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Another harm from guns: lead exposure

Over half a million children in the US have elevated levels of lead in their bodies, despite decades of prevention efforts. Largely overlooked, guns play a role.

Lead is the most common substance used for bullets and primers (bullet-propellant).George Frey/Bloomberg

Lead is dangerous and lingers for centuries in the environment. Various US agencies have targeted and addressed lead exposure. In 1978, the federal government banned lead paint. In 1996, it banned leaded gasoline. While lead in water remains a threat in some communities, such as the case in Flint, Mich., commitments have been made to address it. But over half a million children in the United States have elevated levels of lead in their bodies, despite decades of prevention efforts.

Largely overlooked, guns play a role.

In the United States, lead is the most common substance used for bullets and primers (bullet propellant). And there is evidence that links the lead in guns to lead in people who use them and their families.


Lead in firearms used in hunting contributes to high blood lead levels in hunters and their families when they consume the meat, and to the local flora and fauna through deposits in plants and water. Their use at firing ranges has led to excessively high blood lead levels in employees and attendees.

The federal government has long known about the firearm-lead connection. A report published in 1996 found that the dorm rooms at Quantico of FBI students who attended firing ranges had 11 times the amount of lead as non-student dorms. But even the nonstudents weren’t spared — lead, which lingers for over 700 years in the environment, was found in shared spaces.

So it’s no surprise that firearm ownership is linked to lead exposure in children. Research in Massachusetts conducted by one of us found that the percentage of adults with firearm licenses in every city and town is strongly related to the percentage of children with elevated blood lead levels, a close second to lead paint. After accounting for other risk factors, children in high gun-licensed communities were twice as likely to have elevated lead levels compared with their peers in lower-licensed communities.


This means that licensure is a greater contributor to elevated blood lead levels in children when compared to water and lead-related occupations, like construction worker or hunters. However, there was a strong relationship between firearm ownership and these occupations. This could mean the presence of firearms in a community, previously undocumented due to restrictions on firearm research funding, could be one of the reasons certain factors like occupation and income are historically related to lead exposure.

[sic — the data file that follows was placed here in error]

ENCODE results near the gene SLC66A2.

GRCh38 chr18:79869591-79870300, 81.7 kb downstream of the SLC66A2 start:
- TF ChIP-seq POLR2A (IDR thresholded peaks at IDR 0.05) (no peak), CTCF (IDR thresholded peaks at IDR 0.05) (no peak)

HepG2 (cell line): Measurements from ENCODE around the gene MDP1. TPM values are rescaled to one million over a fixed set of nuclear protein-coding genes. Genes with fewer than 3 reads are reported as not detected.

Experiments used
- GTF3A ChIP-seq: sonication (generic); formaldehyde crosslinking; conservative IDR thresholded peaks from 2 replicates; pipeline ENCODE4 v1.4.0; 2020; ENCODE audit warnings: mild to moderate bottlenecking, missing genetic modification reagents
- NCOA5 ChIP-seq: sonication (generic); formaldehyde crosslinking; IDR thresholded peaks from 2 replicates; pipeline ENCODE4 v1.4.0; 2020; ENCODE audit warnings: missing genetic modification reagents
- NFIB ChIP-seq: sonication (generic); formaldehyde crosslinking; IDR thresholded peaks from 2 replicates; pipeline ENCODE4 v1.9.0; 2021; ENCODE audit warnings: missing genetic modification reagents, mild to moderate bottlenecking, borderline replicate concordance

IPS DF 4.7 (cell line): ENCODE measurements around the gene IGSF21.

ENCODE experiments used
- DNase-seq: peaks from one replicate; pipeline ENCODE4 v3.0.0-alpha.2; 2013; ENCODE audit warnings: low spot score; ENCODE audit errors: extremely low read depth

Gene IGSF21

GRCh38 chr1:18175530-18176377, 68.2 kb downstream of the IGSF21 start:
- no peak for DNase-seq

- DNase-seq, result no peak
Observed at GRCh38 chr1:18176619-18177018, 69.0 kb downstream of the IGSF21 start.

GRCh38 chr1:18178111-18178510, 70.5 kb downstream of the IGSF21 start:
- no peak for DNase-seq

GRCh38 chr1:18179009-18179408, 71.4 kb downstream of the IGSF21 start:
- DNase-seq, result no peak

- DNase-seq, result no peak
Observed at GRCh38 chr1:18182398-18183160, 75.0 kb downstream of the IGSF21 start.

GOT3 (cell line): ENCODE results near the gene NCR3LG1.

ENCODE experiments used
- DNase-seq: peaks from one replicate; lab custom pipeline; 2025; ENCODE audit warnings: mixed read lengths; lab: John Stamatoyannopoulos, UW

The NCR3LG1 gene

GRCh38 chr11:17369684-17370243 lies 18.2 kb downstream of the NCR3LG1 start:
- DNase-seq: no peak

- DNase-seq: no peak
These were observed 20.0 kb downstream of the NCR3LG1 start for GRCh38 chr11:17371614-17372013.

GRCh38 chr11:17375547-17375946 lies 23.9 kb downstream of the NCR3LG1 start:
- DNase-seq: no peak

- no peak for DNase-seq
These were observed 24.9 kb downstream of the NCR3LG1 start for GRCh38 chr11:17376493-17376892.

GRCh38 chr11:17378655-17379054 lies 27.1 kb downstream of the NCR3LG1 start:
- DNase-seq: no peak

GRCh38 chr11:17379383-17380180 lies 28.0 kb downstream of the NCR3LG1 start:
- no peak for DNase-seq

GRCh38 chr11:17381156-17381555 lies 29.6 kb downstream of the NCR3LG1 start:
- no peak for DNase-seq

Children can be exposed to lead through inhalation, ingestion, and even secondary exposures through breast milk. Decades of evidence indicate children who have a single exposure can suffer mental and physical problems their entire lives. Their developing brains are easily damaged; lead exposure can bring repeated seizures, slowed growth, behavioral problems, and hearing loss. They can develop headaches and anemia before turning five. In the worst cases, exposures can lead to coma or sudden death.

Any amount of lead exposure for children is considered dangerous. However, monitoring and tracking severity is important. As a result, the Centers for Disease Control and Prevention collects all testing data in the United States and calculates the highest percentage of values (the 97.5th percentile) every four years. This value, currently 3.5 micrograms per deciliter, becomes the “reference” point for involvement. In Massachusetts, this is set at 5 micrograms per deciliter.


Adults are also at risk, albeit lower. Yet, even for them, exposure can bring sterilization and early death.

So, what’s to be done?

First, public health officials and gun advocacy organizations need to increase awareness of lead exposure. People should know the risks to them and those in their community.

Second, people should know the safety rules. They are relatively simple, but not routinely followed. Don’t handle any personal items when you use or clean a gun. Even a cellphone can pick up big doses of lead. After use, change your clothes in a controlled environment and clean them using HEPA vacuums before washing. Reviews have found that using firearms leads to deposits of lead on the hands and clothing of those who use them, which can be invisible to the naked eye. For hunters and police officers, all measures must be taken to avoid hand to mouth contact. Avoid walking on carpets after using a firearm, as they become “reservoirs” of lead.

Finally, states should decrease dependence on lead for bullets and primers. We have the technology; lead-free ammunition has been adopted by many in the firearm community. About 30 states regulate lead shot for hunting, while California completely banned lead primers and ammunition in 2019. Overseas, Britain implemented a voluntary five-year phase-out while the European Union proposed a ban going into effect by 2023.

We’ve targeted and addressed lead exposure in paint, gasoline, and water because of its danger. So too must we commit to banning lead from gun use. It’s too dangerous not to.


Christian Hoover is co-investigator with the Firearm Exposure Research Team at the Harvard T.H. Chan School of Public Health and a member of the Harvard Injury Control Research Center. Austin Frakt is director of the Partnered Evidence-Based Policy Resource Center at the Veterans Administration Boston Healthcare System, associate professor with Boston University’s School of Public Health, and a senior research scientist with the Harvard T.H. Chan School of Public Health.